“David, you’re sounding like an old dude!” Matt Flannery, who runs social-lending website Kiva, couldn’t understand when I explained that, no, I wouldn’t be keeping in touch with him via Facebook. “What are you worried about?” he teased in a break at the PINC conference in Holland. “Only old guys get worked up about privacy.”

Well, Matt, I admit I’m the wrong side of 30, and that I still avoid using emoticons in formal correspondence. But let me explain why I’m not active on Facebook, nor sharing my credit-card purchases on Blippy, nor allowing Google Buzz to mine my contacts list, nor even publishing my DNA on 23andMe.com. My cautious use of the social networks has nothing to do with paranoia about privacy; and yes, I celebrate the unprecedented transparency and connectivity that these services can empower. But what’s increasingly bothering me is the wider social and political cost of our ever-greater enmeshment in these proprietary networks. Here are half a dozen reasons why.

Take Action! 13-year Old Takes to the Web to Just Say “No” to Pesticides

From BEYOND PESTICIDES

[Local Context: Many towns, cities, and counties in north America are banning the use of cosmetic chemicals on lawn and gardens. In our local, so-called "progressive community" our city and county lawns, parks, golf courses and ball fields are saturated with poisons and not managed organically... to the detriment of our collective health. We have the world's first organic brewpub, we were the first county to ban GMO plants and roadside spraying, our co-op sells only organic produce, several of our wineries are organic and biodynamic pioneers, our environmental centers have brought world attention to the destruction of the redwood forests, yet our children and pets roll around on chemical-saturated grass, our school kids play in poison, and the Big Box colonizers and locally-owned home improvement stores sell thousands of gallons of expensive and unnecessary chemical treatments every month. What's wrong with this picture? -DS]

A thirteen-year old girl in a Northern Virginia suburb has recently launched her own campaign

Amy Goodman: Percy Schmeiser vs. Monsanto


From DEMOCRACY NOW
Video here

AMY GOODMAN: We’re broadcasting from Bonn, Germany, where the thirtieth anniversary of the Right Livelihood Awards is being held. The Right Livelihood Award was established in 1980 and has become widely known as the Alternative Nobel Prize. Gathered here in Bonn this week are some eighty Right Livelihood Award laureates, including the Canadian farmer Percy Schmeiser, who has battled the biotech company Monsanto for years. In 1997, Percy and his wife Louise won the Right Livelihood Award for their courage in defending biodiversity and farmers’ rights. I spoke with Percy Schmeiser yesterday in Bonn, but first I want to turn to Bertram Verhaag’s documentary Percy Schmeiser: David versus Monsanto.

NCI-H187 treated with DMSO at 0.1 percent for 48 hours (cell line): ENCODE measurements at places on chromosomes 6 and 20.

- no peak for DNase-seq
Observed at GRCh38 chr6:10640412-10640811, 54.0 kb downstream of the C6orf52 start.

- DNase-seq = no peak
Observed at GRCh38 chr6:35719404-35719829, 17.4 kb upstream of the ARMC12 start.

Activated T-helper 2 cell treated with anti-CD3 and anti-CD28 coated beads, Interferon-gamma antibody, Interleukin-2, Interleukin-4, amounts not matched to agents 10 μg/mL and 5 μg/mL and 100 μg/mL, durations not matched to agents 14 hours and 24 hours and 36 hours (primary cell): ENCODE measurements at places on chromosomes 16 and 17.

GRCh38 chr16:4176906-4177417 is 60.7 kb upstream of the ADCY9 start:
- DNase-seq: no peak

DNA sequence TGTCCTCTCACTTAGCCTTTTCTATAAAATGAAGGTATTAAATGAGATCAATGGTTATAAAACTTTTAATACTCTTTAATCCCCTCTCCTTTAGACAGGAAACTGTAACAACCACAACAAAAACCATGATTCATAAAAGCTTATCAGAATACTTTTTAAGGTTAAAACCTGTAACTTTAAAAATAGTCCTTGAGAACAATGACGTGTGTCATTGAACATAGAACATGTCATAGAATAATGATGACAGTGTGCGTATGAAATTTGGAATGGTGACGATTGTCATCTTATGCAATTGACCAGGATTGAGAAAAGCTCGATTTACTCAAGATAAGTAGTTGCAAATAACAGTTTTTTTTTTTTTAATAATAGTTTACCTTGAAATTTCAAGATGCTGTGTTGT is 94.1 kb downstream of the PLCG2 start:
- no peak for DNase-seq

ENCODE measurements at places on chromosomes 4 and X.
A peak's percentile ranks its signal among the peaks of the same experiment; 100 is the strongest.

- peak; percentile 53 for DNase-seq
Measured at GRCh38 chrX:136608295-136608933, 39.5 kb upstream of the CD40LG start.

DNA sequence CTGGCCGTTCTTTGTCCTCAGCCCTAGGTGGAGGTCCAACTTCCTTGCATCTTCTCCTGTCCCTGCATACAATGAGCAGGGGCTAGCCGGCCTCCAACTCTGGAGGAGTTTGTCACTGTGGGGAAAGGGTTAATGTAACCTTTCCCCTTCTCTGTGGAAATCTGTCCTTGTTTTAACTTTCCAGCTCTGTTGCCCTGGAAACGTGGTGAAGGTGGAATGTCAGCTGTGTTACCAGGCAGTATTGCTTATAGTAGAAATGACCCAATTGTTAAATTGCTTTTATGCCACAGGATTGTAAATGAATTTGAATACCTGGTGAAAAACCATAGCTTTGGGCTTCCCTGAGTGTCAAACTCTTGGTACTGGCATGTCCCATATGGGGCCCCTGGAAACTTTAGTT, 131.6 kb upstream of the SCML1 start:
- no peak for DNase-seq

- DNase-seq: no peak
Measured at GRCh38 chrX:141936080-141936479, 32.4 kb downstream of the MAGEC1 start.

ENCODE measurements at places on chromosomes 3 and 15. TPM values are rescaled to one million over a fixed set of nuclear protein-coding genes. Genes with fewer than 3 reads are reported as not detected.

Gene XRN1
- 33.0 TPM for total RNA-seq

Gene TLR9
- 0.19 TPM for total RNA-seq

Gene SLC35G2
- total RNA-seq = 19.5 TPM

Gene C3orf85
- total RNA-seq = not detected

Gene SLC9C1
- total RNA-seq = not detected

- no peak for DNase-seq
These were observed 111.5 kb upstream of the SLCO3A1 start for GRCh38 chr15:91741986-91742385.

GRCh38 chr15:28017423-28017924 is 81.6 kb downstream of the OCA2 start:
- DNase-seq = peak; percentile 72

NARRATOR: The pesticide Roundup produced by the multinational concern Monsanto is the most widely sold spray in the world. Monsanto made its canola resistant to Roundup. This means Roundup kills every plant without exception.

Rosalind Peterson: Take Action! What You Can Do By October 11, 2010 About The U.S. Navy’s New Threat To Northern California And Gulf Of Mexico Marine Life


From ROSALIND PETERSON
Redwood Valley

CONTACT YOUR ELECTED OFFICIAL TODAY! ASK FOR U.S. CONGRESSIONAL HEARINGS TO PROTECT PUBLIC HEALTH, OUR MARINE MAMMALS & OUR OCEANS.

U.S. NAVY 5-YEAR WARFARE TESTING PROGRAMS A NEW THREAT TO THE PACIFIC, GULF OF MEXICO & ATLANTIC MARINE MAMMALS

U.S. CONGRESSIONAL HEARINGS NEEDED TODAY TO PROTECT ALL OCEAN WILDLIFE & HUMAN HEALTH!

USA TODAY broke this news when they published a news story titled: “Navy Plans Could Affect More Marine Mammals” on August 5, 2010 [1]. According to USA Today news article, backed up by federal documents from the U.S. Navy and NOAA: “…The Navy plans to increase ocean warfare exercises, conduct more sonar tests and expand coastal training…